Community Blogs
 

Included below is a feed of the latest blog posts created by the GLOBE Community. To view a tutorial on how you can create a blog click here 



SEES Mosquito Mapper intern Parker L. in his lab, identifying a specimen recovered from one of his mosquito research traps. Photo credit: Author. I am fascinated at how effectively Aedes albopictus has expanded beyond its historical geographical origins in Asia, sticking its proboscis into Texas along with every continent across the globe except Antarctica.  This invasive mosquito, which serves as a vector for dengue and chikungunya, has been enormously successful in utilizing alternative breeding containers to supplement its natural oviposition sites.  In fact, it is...


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SEES Mosquito Mapper intern Thien-Nha T. in the field, documenting potential larvae habitat sites. Photo credit: Author. Before this project, I never ever imagined I would be interested in studying any type of bugs, much less mosquitoes -- my itch-causing nemesis. However, the more I realized how interconnected these bugs are with the rest of the world and even my own life, the more I saw their importance. My field experiment was designed to figure out what vegetation and color surrounding would attract the most mosquitoes. The structure and goal of the experiment were...


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SEES Mosquito Mapper intern in the field, setting mosquito traps. Photo credit: Clara U. Something that has fascinated me in the research I have done so far is the vast impact that human activity has on the distribution of mosquito communities. Globalization and human travel are thought to be responsible for introducing many mosquito-borne diseases to unlikely areas, for example, spreading the Culex tarsalis , a vector of western equine encephalitis, to Washington State. Artificial habitats that foster mosquito breeding can develop in abandoned tires, plastic containers, and...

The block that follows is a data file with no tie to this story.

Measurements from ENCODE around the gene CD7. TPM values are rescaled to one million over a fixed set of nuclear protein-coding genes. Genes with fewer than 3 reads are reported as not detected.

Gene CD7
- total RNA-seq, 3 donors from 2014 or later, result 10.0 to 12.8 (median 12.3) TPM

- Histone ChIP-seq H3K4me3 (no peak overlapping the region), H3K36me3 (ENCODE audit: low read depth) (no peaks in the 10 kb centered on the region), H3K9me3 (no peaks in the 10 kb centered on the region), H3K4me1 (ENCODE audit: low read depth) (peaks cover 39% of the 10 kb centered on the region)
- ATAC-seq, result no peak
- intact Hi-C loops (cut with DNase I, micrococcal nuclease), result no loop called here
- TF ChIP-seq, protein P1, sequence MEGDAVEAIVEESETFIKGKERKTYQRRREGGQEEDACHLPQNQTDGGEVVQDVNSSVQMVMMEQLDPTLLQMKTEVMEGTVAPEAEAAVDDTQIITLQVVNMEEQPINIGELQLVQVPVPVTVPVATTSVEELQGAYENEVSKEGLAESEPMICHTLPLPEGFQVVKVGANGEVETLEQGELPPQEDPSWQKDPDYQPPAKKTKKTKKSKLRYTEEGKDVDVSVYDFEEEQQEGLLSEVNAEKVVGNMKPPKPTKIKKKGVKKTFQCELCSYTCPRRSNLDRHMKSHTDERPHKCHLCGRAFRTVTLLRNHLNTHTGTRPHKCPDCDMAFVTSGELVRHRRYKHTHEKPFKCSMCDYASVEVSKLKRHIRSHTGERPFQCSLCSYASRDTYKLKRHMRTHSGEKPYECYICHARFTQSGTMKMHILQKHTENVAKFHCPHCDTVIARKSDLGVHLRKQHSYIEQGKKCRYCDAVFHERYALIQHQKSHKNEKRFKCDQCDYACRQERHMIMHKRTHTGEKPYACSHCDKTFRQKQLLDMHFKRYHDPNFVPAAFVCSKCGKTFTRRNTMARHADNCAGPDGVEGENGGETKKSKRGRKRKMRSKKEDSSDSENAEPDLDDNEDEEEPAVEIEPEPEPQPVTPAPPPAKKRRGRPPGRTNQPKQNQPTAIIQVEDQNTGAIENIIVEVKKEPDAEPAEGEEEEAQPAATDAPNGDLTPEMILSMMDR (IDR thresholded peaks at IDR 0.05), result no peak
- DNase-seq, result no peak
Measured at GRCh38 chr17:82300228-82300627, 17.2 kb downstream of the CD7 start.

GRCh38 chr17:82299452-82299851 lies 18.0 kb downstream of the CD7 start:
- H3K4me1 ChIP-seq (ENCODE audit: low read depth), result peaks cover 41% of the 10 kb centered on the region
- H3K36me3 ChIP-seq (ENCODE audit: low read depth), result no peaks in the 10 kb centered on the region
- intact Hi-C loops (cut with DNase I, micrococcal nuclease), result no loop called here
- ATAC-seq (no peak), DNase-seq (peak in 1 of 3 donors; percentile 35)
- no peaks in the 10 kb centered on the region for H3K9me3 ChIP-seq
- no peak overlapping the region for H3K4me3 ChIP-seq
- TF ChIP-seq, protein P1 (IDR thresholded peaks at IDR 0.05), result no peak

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Do you live in an area that has dust storms? The Global Learning and Observations to Benefit the Environment Program (GLOBE) team would like you to photograph dust events in your area and submit your photos using the  GLOBE Observer app .   Join NASA GLOBE Clouds Project Scientist, Marilé Colón Robles, to learn more about how to collect your observations and educational resources you can use with formal and informal audiences. Your observations will be used by scientists to verify satellite observations and see if their models have successfully predicted these...


Posted in: Curriculum: Education Research Science and Math Technology Event Topics: Campaigns and Projects (IOPs, Webinars, etc) GLOBE Science Topics: Backyard Science Climate Climate Change Data Included General Science GLOBE Protocols Earth as a System Scientist Skills GLOBE Working Groups: Science Working Group Education Working Group General News Topics: Calendar Training Investigation Areas: Atmosphere Pedosphere (Soil) Learning Activities: Atmosphere and Climate Soil Primary Audience: Alumni Country Coordinators Partners Scientists Students Teachers Trainers Teacher's Guide: Grade Level Investigation Area Documents